Geoff Marcy and the Search for Other Earths
By Vicki Oransky Wittenstein
Boyds Mills Press, 2010
“As the sun sets on the summit of Mauna Kea, a dormant volcano on the Big Island of Hawaii, golden light bathes the huge domes anchoring each end of a narrow white building. A halo of orange, pink, and magenta swirls overhead, while below, waves of clouds form a blanket so thick and wide that it looks like an ocean.”
At the first glance, this book’s lyrical text draws in the reader, curious to see what it might be about. From the first sentence, however, it grips the reader’s attention and before long, the information-dense text envelopes and carries you away into the far reaches of the universe.
Based on the work of astronomer Dr. Geoff Marcy and others in his field, the book explains how Dr. Marcy has discovered 180 out of the 400 planets found outside our solar system, known as exoplanets. Dr. Marcy’s work led him to a method for positively identifying exoplanets, in particular the smaller sized ones, and his goal is to identify an exoplanet that has similar characteristics to our Earth in the hopes of finding other living, intelligent life. The book begins with an explanation of the process in action, continues with Dr. Marcy’s developing interest and how he finally settled on a direction, and ends with a discussion of the facts and future of exoplanet study and the possibility of alien worlds.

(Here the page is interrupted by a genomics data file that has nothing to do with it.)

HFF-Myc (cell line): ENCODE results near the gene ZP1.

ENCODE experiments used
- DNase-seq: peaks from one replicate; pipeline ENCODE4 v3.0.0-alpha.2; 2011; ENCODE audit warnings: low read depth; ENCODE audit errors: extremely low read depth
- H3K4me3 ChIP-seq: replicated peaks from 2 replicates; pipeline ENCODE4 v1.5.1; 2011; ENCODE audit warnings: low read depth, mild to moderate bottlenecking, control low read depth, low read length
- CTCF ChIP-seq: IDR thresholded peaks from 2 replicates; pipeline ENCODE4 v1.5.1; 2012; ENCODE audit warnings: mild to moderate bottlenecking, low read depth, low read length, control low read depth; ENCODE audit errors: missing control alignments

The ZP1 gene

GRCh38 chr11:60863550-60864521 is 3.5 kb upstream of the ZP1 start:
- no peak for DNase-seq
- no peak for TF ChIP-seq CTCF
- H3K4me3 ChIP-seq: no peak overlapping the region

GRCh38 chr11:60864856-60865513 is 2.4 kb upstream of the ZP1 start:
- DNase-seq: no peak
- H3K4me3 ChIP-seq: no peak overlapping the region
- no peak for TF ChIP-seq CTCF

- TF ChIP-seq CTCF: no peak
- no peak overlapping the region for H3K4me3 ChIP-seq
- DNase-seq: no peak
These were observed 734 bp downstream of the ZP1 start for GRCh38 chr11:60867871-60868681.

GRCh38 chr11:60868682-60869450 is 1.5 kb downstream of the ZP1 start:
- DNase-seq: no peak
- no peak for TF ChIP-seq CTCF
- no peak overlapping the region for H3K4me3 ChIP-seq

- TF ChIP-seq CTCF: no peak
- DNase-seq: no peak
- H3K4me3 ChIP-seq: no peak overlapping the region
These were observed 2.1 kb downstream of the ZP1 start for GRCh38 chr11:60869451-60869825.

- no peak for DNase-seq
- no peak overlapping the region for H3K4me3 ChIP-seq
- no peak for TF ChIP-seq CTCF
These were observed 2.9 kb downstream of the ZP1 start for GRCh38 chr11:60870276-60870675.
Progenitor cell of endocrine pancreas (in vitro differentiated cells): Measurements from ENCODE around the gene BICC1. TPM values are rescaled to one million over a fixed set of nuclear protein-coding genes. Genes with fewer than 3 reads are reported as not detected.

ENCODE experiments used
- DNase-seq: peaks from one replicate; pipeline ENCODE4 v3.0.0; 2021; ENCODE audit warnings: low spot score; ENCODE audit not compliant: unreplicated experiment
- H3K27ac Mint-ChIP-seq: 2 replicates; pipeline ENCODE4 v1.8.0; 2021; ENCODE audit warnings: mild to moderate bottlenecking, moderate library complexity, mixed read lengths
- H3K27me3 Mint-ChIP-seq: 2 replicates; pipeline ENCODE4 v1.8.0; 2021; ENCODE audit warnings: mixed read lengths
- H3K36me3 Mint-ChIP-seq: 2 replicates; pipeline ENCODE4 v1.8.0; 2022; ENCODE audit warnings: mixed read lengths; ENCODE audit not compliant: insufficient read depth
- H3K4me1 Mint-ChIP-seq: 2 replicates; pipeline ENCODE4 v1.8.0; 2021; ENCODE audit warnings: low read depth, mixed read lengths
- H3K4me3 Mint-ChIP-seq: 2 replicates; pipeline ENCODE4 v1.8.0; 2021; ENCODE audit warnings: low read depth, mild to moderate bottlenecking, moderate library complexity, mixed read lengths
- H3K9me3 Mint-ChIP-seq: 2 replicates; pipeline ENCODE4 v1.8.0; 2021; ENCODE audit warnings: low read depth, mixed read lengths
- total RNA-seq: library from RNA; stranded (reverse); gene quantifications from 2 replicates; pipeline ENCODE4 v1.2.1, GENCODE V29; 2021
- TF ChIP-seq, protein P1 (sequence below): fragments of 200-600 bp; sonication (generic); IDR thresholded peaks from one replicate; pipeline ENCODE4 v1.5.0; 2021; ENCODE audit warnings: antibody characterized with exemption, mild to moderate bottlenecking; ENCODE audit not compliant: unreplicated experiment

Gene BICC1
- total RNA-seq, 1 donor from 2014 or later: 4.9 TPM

Wittensteins’s text is filled with fascinating information that thoroughly explains complex scientific principles in an easy to understand way. I’ve never read a better explanation of the Doppler Effect (p. 20) for children and was amazed at the way Dr. Marcy came up with it to locate and track exoplanets. Diagrams and captions supplement the text and photos show more details, along with the activities of Dr. Marcy and his co-workers. A few illustrations are artist renderings, but stay true to the known facts.
The back matter holds an extensive list of more reading, web sites, a glossary, and index. Boyds Mills Press produces beautiful books that enlighten and inform the reader in a delightful way with a freedom that allows the books to reach readers in depth. This is my second Boyds Mills Press book in as many weeks and they are excellent.
This book is reminiscent of The Frog Scientist by Pamela Turner, an award winner last year. Wittenstein follows this astronomer and his research in a manner similar to Turner’s book.
Curious readers of any age can enjoy the information and budding astrophysicists in particular may be inspired. I look for this to win awards of some sort. This is Wittenstein’s first book and it’s a winner.
Look up more information about the 55 Cancri family of planets and on the requirements of life. Explain why the location of the planet in the habitable zone might be able to support life. Use pages 26, 27, and 34 to guide your search.
Geoff Marcy’s home page has more information
videos of Dr. Marcy and his explanations
Check out Roberta’s blog and her fantastic ideas for science activities.
Read an interview with Vicki at Through the Tollbooth
For younger readers, try Kids Can Press’ Out of This World by Jacob Berkowitz.
National Science Standard: Earth in the solar system
Book donated by author.